Hezbollah Suspected in Bombing of Beirut Bank that Enforced Sanctions

Two people were injured on Sunday after a bomb exploded outside the headquarters of a Beirut bank that had enforced sanctions on the Iran-backed terrorist group Hezbollah.

Blom Bank has recently closed the accounts of individuals suspected of having links to Hezbollah in order to comply with U.S. law, Reuters reported. The Hezbollah International Financing Prevention Act, which was signed into law in December, requires banks to cease any business dealings with the group to avoid being blocked from the American financial system. Though there has been no immediate claim of responsibility for the blast, Hezbollah is suspected to have been involved, Al-Jazeera reported.

The bomb was hidden in a flower pot and contained roughly 15 kilograms (33 pounds) of explosives, according to Ibrahim Basbous, Lebanon’s internal security chief. The blast left a hole in a concrete wall and shattered glass on the ground.

“Politically it is clear that the target was Blom Bank only,” said Interior Minister Nohad Machnouk. He added that the bombing was not linked to the Islamic State.

“We have entered a cycle of attacks,” Walid Jumblatt, leader of the Druze minority’s Progressive Socialist Party, told LBC television. He called for a “roadmap between Hezbollah and [Lebanese] banks” to alleviate tensions.

“Our battle with terrorism, bombings, killings, assassinations and direct and indirect messages is long,” said MP Saad al-Hariri, leader of the Future Movement, which is primarily supported by Lebanese Sunnis. “Terrorism will not intimidate the Lebanese,” he added. Hariri’s father Rafic, the former prime minister of Lebanon, was assassinated in 2004. A United Nations investigation implicated Hezbollah in the killing.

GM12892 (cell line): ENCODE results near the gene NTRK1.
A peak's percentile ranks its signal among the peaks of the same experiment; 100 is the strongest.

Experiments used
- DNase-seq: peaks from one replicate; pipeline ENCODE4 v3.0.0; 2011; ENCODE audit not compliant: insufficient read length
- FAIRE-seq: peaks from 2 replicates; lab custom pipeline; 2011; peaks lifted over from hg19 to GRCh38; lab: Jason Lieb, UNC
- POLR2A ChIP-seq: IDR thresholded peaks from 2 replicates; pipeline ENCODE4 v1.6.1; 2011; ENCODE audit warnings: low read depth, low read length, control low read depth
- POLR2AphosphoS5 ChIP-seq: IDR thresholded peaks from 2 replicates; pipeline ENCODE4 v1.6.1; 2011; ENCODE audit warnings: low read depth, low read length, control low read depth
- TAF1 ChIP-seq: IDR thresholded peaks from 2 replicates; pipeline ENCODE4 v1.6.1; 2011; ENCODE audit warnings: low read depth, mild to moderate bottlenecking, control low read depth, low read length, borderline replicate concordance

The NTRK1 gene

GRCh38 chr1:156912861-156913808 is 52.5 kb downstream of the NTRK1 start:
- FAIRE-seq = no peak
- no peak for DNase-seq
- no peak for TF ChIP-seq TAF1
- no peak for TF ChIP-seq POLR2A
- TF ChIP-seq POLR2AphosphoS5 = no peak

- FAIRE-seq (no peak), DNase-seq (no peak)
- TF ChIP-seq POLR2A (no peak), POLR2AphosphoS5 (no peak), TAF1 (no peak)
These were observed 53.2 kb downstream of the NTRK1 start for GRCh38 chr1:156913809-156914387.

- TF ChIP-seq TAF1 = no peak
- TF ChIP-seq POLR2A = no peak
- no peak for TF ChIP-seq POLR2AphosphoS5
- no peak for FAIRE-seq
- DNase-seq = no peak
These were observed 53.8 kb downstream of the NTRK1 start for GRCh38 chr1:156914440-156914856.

Hezbollah has been said to be experiencing financial woes recently, with the U.S. law compounding the stresses caused by the group’s heavy involvement in the Syrian civil war. Lebanese media reports in December indicated that Hezbollah failed to pay salaries to its officials for that month and November.

The group seems to be supplementing its income with drag trafficking operations across Latin America. Michael Braun, the Drug Enforcement Administration’s former chief of operations, told Congress last week that Hezbollah is “moving [multiple] tons of cocaine” to Europe from South America. The group has “metastasized into a hydra with international connections that the likes of [the Islamic State] and groups like al Qaeda could only hope to have,” he added.

[Photo: PressTV / YouTube]